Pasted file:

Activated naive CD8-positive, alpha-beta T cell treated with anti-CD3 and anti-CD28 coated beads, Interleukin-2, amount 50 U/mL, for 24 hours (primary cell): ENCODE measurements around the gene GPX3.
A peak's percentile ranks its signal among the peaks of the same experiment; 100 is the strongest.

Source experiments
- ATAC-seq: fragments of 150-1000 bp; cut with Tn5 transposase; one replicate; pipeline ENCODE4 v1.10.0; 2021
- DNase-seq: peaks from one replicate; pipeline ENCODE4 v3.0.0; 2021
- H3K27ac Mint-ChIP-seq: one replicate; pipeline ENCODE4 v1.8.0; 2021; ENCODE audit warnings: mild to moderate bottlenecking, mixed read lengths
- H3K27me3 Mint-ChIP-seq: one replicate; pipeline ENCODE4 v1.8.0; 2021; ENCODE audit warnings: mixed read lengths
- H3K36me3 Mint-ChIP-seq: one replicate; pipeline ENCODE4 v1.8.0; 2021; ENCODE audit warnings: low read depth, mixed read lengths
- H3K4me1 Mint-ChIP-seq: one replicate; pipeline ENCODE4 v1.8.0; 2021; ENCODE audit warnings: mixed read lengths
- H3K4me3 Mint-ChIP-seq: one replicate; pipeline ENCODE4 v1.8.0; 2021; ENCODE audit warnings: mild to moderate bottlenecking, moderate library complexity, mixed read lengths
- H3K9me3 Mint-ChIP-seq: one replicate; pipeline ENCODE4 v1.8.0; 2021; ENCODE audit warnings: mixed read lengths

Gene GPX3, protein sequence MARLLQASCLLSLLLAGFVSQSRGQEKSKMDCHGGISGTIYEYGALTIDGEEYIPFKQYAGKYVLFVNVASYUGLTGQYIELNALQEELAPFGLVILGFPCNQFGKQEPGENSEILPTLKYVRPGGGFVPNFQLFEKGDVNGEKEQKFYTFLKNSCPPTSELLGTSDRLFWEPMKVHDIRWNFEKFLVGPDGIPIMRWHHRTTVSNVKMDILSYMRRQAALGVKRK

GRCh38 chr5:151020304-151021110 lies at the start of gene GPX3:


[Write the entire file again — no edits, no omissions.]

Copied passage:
Activated naive CD8-positive, alpha-beta T cell treated with anti-CD3 and anti-CD28 coated beads, Interleukin-2, amount 50 U/mL, for 24 hours (primary cell): ENCODE measurements around the gene GPX3.
A peak's percentile ranks its signal among the peaks of the same experiment; 100 is the strongest.

Source experiments
- ATAC-seq: fragments of 150-1000 bp; cut with Tn5 transposase; one replicate; pipeline ENCODE4 v1.10.0; 2021
- DNase-seq: peaks from one replicate; pipeline ENCODE4 v3.0.0; 2021
- H3K27ac Mint-ChIP-seq: one replicate; pipeline ENCODE4 v1.8.0; 2021; ENCODE audit warnings: mild to moderate bottlenecking, mixed read lengths
- H3K27me3 Mint-ChIP-seq: one replicate; pipeline ENCODE4 v1.8.0; 2021; ENCODE audit warnings: mixed read lengths
- H3K36me3 Mint-ChIP-seq: one replicate; pipeline ENCODE4 v1.8.0; 2021; ENCODE audit warnings: low read depth, mixed read lengths
- H3K4me1 Mint-ChIP-seq: one replicate; pipeline ENCODE4 v1.8.0; 2021; ENCODE audit warnings: mixed read lengths
- H3K4me3 Mint-ChIP-seq: one replicate; pipeline ENCODE4 v1.8.0; 2021; ENCODE audit warnings: mild to moderate bottlenecking, moderate library complexity, mixed read lengths
- H3K9me3 Mint-ChIP-seq: one replicate; pipeline ENCODE4 v1.8.0; 2021; ENCODE audit warnings: mixed read lengths

Gene GPX3, protein sequence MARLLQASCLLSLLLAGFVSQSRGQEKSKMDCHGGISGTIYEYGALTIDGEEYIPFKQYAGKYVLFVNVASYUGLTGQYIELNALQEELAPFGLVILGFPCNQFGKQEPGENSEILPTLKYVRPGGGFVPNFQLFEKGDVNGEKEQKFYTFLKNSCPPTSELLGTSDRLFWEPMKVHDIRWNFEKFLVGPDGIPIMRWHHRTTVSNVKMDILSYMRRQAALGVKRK

GRCh38 chr5:151020304-151021110 lies at the start of gene GPX3: